SCORES of homeowners have raised objections over plans to build more than 200 homes close to a plush housing estate.
Developers Wynyard Park wants to build 219 houses on land west of Wynyard Park.
The executive-style homes would be situated on a 32-hectare site, near the planned new £300m hospital development.
Some objectors say increased traffic could mean lives may be lost if ambulances are caught up in gridlock.
Outline planning consent from Hartlepool Borough Council is being sought for the scheme, on the opposite side of the A689 to the existing housing estate.
But some Wynyard residents have voiced concerns over the plans, stating increased road congestion and over-development of an already over-populated village with many unsold properties.
The “catastrophic” impact on the countryside is also cited as a reason for objection.
Around 45 households have objected, while 15 responses, including from businesses, have lodged “no objection”.
Wynyard Park chief executive Chris Musgrave says these are “misguided perceptions” and the development would generate significantly less traffic than if the land was developed for business, which the area currently has permission for.
But one Wynyard resident, lodging an objection on the council’s website, mentions the present “extreme” volume of traffic on the A689 and adds: “To have up to 1,000 residents also trying to access the A689 would put pressure on it and in peak times and weather conditions this would cause gridlocks.
“If/when the hospital goes ahead then lives could be put at risk.”
A consultation response from the Highways Agency admitted the development would generate a “significant amount of traffic” which could adversely affect the A689 junctions.
But the response added: “The trip generation for the proposed housing is significantly less than that would be generated by the extant permission (of B1 office development).”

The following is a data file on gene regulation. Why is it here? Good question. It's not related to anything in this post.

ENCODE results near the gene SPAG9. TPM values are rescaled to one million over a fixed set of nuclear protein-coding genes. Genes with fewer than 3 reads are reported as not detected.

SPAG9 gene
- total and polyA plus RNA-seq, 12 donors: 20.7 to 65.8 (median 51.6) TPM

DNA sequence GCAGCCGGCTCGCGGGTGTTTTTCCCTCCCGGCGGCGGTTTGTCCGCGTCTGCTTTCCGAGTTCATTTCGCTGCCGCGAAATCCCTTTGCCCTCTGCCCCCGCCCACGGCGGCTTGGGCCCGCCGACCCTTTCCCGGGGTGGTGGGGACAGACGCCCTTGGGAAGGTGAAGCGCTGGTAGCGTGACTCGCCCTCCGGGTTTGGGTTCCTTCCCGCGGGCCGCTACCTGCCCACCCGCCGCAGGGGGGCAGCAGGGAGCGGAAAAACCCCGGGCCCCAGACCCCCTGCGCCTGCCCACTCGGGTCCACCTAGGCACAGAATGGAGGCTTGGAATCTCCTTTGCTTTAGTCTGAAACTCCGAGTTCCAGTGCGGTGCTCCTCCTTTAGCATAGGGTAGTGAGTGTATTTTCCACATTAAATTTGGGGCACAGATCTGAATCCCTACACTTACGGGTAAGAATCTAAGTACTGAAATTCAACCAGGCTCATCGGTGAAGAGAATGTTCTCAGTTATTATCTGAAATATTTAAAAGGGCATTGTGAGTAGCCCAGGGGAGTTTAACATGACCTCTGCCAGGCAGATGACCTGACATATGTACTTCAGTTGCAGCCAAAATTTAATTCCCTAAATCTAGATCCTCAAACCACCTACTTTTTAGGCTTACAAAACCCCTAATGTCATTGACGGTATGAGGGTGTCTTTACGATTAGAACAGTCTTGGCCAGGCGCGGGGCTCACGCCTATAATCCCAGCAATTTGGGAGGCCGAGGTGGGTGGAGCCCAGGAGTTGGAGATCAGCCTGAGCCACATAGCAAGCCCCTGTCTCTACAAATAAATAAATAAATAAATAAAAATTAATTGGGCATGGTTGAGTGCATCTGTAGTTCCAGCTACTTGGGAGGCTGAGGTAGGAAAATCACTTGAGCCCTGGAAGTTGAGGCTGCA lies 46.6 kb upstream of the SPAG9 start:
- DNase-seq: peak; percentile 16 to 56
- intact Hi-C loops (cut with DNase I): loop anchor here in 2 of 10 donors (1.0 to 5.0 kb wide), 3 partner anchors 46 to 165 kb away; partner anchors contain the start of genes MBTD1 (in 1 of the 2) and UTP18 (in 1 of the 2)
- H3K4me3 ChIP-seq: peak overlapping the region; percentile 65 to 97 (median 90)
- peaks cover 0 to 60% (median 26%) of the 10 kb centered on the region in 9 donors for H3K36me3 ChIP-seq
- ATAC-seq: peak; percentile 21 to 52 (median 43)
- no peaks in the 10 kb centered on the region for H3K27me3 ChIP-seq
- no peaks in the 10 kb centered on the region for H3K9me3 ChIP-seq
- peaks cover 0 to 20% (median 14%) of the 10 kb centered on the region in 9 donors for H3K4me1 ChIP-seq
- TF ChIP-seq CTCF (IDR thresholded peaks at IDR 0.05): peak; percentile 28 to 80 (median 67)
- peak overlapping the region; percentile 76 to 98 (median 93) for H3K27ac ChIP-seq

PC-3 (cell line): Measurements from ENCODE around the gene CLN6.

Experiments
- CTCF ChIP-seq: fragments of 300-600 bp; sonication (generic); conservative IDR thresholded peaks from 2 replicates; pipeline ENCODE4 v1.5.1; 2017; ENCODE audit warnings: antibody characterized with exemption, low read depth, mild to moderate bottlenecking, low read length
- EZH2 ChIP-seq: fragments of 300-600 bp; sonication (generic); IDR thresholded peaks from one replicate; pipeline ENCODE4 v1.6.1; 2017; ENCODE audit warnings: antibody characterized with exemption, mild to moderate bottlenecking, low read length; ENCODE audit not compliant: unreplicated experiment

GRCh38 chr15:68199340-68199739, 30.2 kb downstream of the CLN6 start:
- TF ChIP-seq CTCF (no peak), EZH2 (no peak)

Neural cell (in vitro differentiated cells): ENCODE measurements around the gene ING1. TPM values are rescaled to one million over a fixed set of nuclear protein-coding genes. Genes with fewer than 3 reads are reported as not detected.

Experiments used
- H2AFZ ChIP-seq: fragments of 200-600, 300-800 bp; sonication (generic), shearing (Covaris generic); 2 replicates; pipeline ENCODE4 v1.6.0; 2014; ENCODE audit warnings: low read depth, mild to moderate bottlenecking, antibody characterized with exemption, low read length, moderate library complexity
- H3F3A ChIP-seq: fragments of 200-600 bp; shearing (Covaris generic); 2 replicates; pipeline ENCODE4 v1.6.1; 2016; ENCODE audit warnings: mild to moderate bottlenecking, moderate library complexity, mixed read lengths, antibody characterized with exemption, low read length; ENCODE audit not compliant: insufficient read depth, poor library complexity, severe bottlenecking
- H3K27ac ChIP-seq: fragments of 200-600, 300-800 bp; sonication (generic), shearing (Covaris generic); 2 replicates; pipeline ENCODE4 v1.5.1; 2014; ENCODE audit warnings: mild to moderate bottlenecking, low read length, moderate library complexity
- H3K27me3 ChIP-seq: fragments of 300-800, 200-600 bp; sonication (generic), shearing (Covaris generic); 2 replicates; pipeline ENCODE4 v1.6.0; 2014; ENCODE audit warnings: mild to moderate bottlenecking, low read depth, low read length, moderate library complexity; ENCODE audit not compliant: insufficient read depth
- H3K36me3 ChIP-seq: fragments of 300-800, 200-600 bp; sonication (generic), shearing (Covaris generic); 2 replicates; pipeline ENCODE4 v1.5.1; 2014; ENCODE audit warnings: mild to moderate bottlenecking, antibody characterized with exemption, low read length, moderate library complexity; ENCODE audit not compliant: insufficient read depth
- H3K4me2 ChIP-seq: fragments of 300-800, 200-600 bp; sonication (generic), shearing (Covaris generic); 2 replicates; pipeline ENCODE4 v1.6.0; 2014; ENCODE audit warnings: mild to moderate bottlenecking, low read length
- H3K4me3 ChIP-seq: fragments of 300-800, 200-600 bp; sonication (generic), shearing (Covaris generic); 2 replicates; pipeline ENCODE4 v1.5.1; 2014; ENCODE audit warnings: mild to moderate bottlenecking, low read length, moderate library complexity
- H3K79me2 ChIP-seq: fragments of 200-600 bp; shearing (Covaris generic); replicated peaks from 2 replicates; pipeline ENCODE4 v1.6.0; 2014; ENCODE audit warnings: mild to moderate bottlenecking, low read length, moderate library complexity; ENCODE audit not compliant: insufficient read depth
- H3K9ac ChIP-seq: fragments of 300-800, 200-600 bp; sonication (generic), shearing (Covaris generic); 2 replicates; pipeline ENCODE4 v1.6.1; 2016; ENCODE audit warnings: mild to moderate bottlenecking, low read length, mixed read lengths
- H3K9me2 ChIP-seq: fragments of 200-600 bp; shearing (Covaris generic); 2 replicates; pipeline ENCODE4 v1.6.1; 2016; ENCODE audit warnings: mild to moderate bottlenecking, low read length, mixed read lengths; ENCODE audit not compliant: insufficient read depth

Stockton Borough Council called the plans ‘premature’ and wants an urgent review where Stockton and Hartlepool councils can “examine future development at Wynyard”, considering the impact on the planned new hospital, the need for highways improvements, landscape, social infrastructure and Wynyard’s role in relation to sustainable and affordable housing.
Mr Musgrave said: “As part of a commendable local authority planning process huge numbers of people and organisations have been consulted.
“More than 800 homes in the Wynyard Village area were included and it appears that around 40 or so have raised concerns.
“The main objections appear to be increased traffic flow and the additional housing which are misguided perceptions. We welcome them more as constructive criticism which we can work together on to resolve for everyone’s benefit.
“The land already has planning permission for substantial business use which would generate a far higher level of traffic. Housing would actually mean there would be 90 per cent less traffic than if the land is developed for business.
“Obviously, this has been recognised by the Highways Agency which has informed Hartlepool Borough Council that it will not be objecting to the scheme.
“Regeneration agency One NorthEast is not objecting to the scheme which will hopefully allay fears about housing levels and density.
“It is unfortunate that some people have failed to grasp the benefits it will bring to Hartlepool and we would welcome the opportunity to work with them to allay any misguided fears they have.
“We held a widely-advertised public consultation exercise culminating in a two-day exhibition at Wynyard Park which attracted positive feedback.
“The development plans were drawn up in consultation with numerous agencies, including environmental, design and regeneration agencies and from the evidence to date the scheme is being roundly supported.
“It is pleasing to see that many agencies and bodies want to work alongside Wynyard Park Ltd to develop a scheme that would bring massive benefits to the area and one which has been developed with local and national Government guidelines at the forefront of our minds.”
The dealine for comments on the proposals has expired, and a decision is expected by June.